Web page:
Posted by Craig Depken at 12:48 PM in Politics

Ethanol is Bad

So says an editorial in today's NYT; so says Mike Lester's cartoon in yesterday's RNT:

MikeLesterEthanolCartoon.jpg

Posted by E. Frank Stephenson at 11:51 AM

Alan Greenspan and Jon Stewart on free markets versus central banking

From tonight’s Daily Show (my transcription from the Tivo’d interview):

Jon Stewart: Many people are free-market capitalists, and they always talk about free-market capitalism, and that is our economic theory. So why do we have a Fed? Is the free market – wouldn’t the market take care of interest rates and all that? Why do we have someone adjusting the rates if we are a free-market society?

Alan Greenspan: You’re raising a very fundamental question. … You didn’t need central bank when we were on the gold standard, which was back in the nineteenth century. And all of the automatic things occurred because people would buy and sell gold, and the market would do what the Fed does now. But: most everybody in the world by the 1930s decided that the gold standard was strangling the economy. And universally this gold standard was abandoned. But: you need somebody to determine –or some mechanism – how much money is out there, because remember, the amount of money relates to the amount of inflation in the economy. … In any event the more money you have, relative to the amount of goods, the more inflation you have, and that’s not good. So:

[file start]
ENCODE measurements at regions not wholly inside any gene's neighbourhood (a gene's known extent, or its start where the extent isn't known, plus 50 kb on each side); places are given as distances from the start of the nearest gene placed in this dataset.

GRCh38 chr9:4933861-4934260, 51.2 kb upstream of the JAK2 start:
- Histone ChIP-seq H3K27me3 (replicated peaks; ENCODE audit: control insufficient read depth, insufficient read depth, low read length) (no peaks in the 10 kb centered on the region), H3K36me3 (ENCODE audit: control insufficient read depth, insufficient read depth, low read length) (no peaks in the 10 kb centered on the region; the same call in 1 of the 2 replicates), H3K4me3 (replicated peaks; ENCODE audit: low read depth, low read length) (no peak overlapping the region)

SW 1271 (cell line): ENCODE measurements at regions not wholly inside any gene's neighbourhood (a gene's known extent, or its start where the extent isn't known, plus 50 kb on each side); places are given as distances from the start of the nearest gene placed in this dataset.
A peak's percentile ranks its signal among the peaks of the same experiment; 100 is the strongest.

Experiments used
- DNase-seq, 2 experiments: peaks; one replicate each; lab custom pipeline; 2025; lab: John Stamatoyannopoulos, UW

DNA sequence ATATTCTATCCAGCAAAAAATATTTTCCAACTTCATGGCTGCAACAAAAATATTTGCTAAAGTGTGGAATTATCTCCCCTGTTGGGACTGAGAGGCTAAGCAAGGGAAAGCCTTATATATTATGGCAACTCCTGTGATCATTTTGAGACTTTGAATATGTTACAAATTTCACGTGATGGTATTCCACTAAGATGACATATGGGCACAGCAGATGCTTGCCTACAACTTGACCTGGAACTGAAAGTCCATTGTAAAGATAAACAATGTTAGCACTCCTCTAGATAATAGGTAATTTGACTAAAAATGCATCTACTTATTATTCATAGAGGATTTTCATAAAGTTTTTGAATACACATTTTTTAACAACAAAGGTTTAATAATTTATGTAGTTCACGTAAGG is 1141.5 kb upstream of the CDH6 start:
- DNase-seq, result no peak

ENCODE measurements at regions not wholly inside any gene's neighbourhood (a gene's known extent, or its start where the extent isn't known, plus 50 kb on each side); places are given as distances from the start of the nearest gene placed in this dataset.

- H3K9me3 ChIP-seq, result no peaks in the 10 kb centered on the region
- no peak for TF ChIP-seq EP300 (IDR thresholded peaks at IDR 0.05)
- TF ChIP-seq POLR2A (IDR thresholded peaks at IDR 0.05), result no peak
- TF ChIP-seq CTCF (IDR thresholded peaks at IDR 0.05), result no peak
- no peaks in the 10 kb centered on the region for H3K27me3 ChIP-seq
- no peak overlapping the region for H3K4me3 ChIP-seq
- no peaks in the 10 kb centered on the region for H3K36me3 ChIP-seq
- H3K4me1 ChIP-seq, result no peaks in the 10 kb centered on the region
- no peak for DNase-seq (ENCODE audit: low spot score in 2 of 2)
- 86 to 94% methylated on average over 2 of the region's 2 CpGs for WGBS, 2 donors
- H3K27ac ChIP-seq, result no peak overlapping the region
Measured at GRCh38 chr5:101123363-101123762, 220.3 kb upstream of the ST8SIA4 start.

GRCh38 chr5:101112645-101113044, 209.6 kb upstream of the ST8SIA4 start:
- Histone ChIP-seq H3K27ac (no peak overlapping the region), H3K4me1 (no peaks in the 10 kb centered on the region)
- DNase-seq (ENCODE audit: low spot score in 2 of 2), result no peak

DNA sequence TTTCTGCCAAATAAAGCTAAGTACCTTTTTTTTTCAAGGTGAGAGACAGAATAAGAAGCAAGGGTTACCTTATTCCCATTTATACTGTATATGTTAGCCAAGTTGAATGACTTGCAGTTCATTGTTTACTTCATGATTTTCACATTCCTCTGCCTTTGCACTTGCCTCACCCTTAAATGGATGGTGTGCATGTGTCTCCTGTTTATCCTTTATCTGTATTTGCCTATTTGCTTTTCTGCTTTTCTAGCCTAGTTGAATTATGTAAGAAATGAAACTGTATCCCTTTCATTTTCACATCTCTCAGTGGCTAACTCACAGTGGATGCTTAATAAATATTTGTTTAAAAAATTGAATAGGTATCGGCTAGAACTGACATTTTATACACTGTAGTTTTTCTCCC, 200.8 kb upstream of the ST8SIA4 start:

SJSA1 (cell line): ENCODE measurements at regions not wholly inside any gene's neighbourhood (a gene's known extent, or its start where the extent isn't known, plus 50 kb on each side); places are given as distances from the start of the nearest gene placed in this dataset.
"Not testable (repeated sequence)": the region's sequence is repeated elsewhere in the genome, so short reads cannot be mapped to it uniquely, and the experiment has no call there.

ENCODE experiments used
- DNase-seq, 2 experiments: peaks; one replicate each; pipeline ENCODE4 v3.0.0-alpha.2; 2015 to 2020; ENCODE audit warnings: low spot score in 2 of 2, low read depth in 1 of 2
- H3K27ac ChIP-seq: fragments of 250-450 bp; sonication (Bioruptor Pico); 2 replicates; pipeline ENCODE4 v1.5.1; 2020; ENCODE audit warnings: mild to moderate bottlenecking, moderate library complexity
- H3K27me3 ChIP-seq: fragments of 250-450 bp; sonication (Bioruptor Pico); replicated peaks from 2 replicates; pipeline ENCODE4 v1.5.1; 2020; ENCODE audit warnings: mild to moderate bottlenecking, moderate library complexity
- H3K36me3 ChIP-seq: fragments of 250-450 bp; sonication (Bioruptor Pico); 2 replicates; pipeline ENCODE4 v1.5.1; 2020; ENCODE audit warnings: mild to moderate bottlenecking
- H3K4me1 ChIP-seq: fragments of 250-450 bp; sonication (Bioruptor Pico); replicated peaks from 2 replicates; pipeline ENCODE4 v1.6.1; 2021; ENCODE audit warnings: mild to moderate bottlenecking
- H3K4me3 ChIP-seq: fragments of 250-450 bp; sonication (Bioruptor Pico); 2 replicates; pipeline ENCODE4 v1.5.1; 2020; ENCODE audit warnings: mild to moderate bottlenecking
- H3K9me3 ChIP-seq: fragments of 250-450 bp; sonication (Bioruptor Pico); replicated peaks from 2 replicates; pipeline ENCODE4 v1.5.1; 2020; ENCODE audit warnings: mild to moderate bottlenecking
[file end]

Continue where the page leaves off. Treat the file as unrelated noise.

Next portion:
Stewart: So we’re not a free market then.

Greenspan: No. No.

Stewart: There’s a visible – there’s a benevolent hand that touches us.

Greenspan: Absolutely. You’re quite correct. To the extent that there is a central bank governing the amount of money in the system, that is not a free market. Most people call it regulation.

Stewart did indeed raise a very fundamental question. Greenspan’s answers were quite accurate as far as they went, but they left out a few details.

(1) The monetary system on the gold standard used mostly bank-issued money, and (to the extent that banks were unregulated) the volume of bank-issued money was market-regulated.

(2) We were on the gold standard at the time the Fed was established, so it follows (from Greenspan’s second sentence) that the Fed was not needed when it was established.